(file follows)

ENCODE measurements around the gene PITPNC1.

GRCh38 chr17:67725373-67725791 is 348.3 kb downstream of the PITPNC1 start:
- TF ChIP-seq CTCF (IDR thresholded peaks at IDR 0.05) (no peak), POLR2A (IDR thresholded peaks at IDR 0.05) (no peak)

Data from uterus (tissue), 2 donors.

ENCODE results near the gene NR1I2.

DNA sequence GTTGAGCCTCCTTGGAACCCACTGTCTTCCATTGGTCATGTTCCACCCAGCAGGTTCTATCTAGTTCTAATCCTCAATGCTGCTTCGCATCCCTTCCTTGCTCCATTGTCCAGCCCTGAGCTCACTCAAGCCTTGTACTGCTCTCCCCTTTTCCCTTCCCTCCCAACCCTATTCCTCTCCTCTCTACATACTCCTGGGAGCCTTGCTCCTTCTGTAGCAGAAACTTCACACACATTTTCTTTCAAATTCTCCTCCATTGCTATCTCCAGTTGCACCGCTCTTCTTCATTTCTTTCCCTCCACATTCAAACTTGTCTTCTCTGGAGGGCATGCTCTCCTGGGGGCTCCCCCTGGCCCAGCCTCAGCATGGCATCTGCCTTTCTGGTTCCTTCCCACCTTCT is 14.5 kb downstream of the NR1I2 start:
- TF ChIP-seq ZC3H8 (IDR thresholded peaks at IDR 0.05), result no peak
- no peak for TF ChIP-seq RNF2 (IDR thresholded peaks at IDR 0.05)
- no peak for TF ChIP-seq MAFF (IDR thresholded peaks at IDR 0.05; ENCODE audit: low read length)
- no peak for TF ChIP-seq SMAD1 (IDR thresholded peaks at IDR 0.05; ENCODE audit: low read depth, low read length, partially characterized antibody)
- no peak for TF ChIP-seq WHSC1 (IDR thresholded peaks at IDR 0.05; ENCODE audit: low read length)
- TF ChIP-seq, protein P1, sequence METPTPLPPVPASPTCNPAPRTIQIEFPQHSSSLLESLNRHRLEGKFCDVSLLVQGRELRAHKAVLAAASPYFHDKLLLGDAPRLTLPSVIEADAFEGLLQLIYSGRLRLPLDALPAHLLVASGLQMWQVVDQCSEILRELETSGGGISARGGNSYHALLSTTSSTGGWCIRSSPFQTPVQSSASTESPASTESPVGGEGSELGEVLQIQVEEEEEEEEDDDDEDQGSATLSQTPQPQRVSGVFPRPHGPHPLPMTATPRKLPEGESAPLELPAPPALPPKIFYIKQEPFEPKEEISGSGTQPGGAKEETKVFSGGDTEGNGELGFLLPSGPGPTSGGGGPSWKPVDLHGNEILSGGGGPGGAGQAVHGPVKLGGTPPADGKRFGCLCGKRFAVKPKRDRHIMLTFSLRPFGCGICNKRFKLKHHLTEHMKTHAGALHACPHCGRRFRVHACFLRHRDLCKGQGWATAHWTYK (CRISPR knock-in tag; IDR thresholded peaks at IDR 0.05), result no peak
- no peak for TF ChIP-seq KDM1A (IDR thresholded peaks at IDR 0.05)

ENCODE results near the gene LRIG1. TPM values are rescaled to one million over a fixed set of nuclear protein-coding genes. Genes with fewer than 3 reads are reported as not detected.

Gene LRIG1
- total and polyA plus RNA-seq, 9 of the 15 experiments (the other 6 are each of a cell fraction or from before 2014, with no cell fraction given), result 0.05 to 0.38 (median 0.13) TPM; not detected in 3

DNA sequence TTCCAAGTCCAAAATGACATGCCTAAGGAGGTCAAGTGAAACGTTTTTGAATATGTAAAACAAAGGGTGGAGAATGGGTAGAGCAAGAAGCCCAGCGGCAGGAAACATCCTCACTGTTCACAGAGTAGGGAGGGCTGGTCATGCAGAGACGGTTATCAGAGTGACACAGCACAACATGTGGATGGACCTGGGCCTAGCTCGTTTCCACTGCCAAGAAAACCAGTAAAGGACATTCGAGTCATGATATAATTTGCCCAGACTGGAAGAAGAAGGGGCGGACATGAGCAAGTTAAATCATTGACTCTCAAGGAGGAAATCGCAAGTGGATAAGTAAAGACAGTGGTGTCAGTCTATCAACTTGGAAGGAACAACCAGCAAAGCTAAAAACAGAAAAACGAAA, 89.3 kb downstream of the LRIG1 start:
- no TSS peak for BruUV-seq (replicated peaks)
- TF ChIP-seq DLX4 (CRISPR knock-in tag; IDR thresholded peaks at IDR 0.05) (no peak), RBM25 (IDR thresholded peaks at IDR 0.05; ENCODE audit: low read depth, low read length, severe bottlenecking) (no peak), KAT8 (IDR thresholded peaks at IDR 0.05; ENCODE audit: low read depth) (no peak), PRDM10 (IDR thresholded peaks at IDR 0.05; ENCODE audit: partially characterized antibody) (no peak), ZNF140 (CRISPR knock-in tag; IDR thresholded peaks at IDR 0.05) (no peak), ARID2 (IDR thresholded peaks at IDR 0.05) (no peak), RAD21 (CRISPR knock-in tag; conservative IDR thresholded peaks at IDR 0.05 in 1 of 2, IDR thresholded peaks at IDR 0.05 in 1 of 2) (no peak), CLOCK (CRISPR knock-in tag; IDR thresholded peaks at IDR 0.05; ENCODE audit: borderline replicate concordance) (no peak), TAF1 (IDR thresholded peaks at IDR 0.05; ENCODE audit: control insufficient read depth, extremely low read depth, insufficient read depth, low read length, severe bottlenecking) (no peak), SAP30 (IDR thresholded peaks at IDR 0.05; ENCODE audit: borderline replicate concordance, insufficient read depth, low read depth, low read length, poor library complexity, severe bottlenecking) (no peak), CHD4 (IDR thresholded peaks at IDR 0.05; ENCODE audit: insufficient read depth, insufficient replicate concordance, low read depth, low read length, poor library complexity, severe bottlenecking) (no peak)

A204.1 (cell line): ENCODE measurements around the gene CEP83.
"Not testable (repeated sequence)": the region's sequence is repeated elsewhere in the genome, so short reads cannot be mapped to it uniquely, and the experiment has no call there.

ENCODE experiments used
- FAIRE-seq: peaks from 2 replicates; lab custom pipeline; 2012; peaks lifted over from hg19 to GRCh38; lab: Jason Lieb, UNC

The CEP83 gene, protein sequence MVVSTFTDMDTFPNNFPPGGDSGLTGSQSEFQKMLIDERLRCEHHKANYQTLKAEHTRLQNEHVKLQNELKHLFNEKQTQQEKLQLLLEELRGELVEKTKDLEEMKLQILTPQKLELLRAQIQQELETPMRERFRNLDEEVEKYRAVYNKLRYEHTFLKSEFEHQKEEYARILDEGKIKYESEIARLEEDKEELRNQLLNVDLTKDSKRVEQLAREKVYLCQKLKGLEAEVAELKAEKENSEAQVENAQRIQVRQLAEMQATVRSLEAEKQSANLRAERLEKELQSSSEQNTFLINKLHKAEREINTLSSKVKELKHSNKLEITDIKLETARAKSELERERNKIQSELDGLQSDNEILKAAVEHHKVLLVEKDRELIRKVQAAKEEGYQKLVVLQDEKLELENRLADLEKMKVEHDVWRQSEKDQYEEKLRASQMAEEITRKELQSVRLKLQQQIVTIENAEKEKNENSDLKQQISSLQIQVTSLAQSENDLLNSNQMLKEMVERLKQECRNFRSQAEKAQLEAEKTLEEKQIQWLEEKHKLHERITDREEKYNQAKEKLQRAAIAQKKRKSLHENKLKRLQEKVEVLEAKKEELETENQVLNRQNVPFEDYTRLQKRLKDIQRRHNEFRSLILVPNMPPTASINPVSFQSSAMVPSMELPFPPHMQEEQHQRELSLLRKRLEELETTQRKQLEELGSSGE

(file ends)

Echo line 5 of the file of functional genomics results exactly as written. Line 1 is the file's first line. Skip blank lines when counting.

ENCODE results near the gene NR1I2.